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CHLOROFORM

picture of a bottle of chloroform


CHLOROFORM: CHCl3

At normal temperature and pressures, chloroform is a highly volatile, clear, colourless, heavy, highly refractive, non-flammable liquid. It was discovered in July 1831 by American physician Samuel Guthrie (1782-1848); and independently a few months later by Frenchman Eugne Soubeiran (1797-1859) and Justus von Liebig (1803-73) in Germany. Chloroform was named and chemically characterised in 1834 by Jean-Baptiste Dumas (1800-84). Its anaesthetic properties were noted early in 1847 by Marie-Jean-Pierre Flourens (1794-1867).

Unlike ether, chloroform's characteristically sweet odour isn't irritating, although inhalation of concentrated chloroform vapour may cause irritation of exposed mucous surfaces. Chloroform is a more effective anaesthetic than nitrous oxide. The metabolism of chloroform in the body is dose-dependent; it may be proportionally higher at lower levels of exposure. A substantial but variable percentage of chloroform from inspired air is retained in the body; it is extensively metabolized by the liver. Metabolites of chloroform include phosgene, carbene and chlorine, all of which may contribute to its cytotoxic activity. Prolonged administration of chloroform as an anaesthetic can cause toxaemia. Acute poisoning is associated with headache, altered consciousness, convulsions, respiratory paralysis and disturbances of the autonomic nervous system: dizziness, nausea, and vomiting are common. Chloroform may also cause delayed-onset damage to the liver, heart and kidneys. When used in anaesthesia, insensibility was usually preceded by a stage of excitation. This was followed by loss of reflexes, diminished sensation and loss of unitary consciousness.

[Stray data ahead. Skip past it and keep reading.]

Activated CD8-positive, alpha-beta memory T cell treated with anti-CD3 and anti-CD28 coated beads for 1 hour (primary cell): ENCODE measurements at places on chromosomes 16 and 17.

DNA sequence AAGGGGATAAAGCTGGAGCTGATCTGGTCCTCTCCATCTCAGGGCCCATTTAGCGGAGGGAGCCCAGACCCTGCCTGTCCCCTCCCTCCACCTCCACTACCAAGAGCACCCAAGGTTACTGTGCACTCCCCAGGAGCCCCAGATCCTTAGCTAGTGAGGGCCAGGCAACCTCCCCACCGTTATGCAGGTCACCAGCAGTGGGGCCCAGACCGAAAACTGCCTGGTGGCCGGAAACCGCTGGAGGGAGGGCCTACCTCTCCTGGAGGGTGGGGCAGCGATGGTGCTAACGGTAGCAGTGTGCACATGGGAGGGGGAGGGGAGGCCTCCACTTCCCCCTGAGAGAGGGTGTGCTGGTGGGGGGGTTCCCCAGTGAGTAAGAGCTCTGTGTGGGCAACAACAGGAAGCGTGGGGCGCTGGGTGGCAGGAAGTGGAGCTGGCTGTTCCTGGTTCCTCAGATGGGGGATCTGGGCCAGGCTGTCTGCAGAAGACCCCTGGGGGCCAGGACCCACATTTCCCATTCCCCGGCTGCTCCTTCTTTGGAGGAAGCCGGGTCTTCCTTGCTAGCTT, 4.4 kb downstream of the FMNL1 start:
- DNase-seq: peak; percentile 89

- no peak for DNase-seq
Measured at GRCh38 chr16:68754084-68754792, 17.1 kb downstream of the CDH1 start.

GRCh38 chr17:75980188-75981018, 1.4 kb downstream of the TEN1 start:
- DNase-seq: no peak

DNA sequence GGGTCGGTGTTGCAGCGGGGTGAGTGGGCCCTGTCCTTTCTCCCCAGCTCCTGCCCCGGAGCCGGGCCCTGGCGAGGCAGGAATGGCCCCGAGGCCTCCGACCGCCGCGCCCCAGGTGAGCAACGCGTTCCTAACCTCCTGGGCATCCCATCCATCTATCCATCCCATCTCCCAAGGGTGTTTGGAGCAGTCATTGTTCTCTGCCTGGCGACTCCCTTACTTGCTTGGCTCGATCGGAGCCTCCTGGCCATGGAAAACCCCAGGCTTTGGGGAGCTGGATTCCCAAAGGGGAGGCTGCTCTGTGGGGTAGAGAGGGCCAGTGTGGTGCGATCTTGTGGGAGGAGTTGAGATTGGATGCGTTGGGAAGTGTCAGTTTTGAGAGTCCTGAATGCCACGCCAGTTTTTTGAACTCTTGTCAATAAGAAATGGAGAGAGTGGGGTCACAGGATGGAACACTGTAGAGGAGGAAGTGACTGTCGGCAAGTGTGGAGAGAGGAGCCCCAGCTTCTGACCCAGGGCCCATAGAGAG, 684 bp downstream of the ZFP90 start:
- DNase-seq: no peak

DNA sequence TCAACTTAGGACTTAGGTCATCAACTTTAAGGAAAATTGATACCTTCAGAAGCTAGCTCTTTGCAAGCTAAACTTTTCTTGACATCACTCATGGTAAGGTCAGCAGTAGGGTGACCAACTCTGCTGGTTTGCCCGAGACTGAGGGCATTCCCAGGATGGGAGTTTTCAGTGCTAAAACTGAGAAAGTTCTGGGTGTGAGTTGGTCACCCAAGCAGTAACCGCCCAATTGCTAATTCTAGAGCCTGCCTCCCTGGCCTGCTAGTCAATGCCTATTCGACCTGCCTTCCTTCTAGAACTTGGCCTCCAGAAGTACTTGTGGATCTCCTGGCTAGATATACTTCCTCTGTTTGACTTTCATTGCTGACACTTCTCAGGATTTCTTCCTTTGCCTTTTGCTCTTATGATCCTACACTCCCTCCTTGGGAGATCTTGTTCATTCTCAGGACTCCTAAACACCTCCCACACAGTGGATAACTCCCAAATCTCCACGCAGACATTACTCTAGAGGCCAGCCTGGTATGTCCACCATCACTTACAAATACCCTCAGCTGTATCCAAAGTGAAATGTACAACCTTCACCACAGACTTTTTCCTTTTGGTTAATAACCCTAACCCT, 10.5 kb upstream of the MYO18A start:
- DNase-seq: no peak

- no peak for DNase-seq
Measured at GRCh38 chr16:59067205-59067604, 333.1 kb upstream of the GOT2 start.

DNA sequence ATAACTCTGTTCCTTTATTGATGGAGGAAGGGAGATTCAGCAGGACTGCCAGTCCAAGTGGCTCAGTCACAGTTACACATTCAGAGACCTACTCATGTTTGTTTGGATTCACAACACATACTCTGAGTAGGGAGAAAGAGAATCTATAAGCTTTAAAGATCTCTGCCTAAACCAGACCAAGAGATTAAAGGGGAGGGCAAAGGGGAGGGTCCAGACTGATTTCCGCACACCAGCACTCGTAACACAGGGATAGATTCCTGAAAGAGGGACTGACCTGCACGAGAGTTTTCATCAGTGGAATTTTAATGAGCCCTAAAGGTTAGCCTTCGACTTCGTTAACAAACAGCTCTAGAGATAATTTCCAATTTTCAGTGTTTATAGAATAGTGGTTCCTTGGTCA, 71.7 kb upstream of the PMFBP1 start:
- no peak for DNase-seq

Chloroform has modest "abuse potential". Its vapours were inhaled by some of the greatest names in 19th century medical history. Horace wells, pioneer of nitrous oxide anaesthesia, died tragically by his own hand after becoming deranged from chloroform use: his intensive self-experimentation with alternative agents to nitrous oxide had degenerated into a week-long chloroform binge. Professor James Simpson neither discovered chloroform nor first used it as an anaesthetic; but his introduction of chloroform in obstetrics, and tireless promotion of its advantages, lead its popularity to eclipse ether for several years in many countries before its hazards were better known. Royal accoucheur Dr John Snow administered chloroform - in prudently sub-anaesthetic doses - to Queen Victoria for the birth of Prince Leopold and Princess Beatrice, thereby further socially legitimating its use.

In 1864, the Report of Chloroform Committee of Royal Medical and Chirurgical Society endorsed chloroform as Britain's favourite anaesthetic. But ether was safer for patients.

In 1871, leading anaesthetic manufacturer Edward E. Squibb of Brooklyn estimated [New York Medical Journal (April 1871) 13;389] that of 400,000 administrations of anaesthesia in the USA in 1870, chloroform was the agent used in some 50%, ether for 40%, and other gases and mixtures accounted for the rest.

The mechanism of action of general anaesthestics is still poorly understood. But in 2008, it was discovered that chloroform inhibits the TRPC5 calcium ion channels predominant in the brain. This blocking effect on the TRPC5 ion channels is shared by contemporary intravenous and inhaled anaesthetic compounds alike.

    CHLOROFORM
  • Molecular weight: 113.4
  • Boiling point: 61.15C - 61.70C.
  • Melting point: -63.2 - -63.5C at atmospheric pressure.
  • Flash point: none.
  • Relative vapour density (air = 1): 4.1 - 4.36 kg/m at 101 kPa, 0C.
  • Vapour pressure: 21.15 kPa at 20C.
  • Solubility in water: 10.62g/kg at OC; 8.95g/kg at 10C; 8.22g/kg at 20C
  • Specific gravity: 1.483 at 20C


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"On a New Ansthetic Agent, More Efficient than Sulphuric Ether."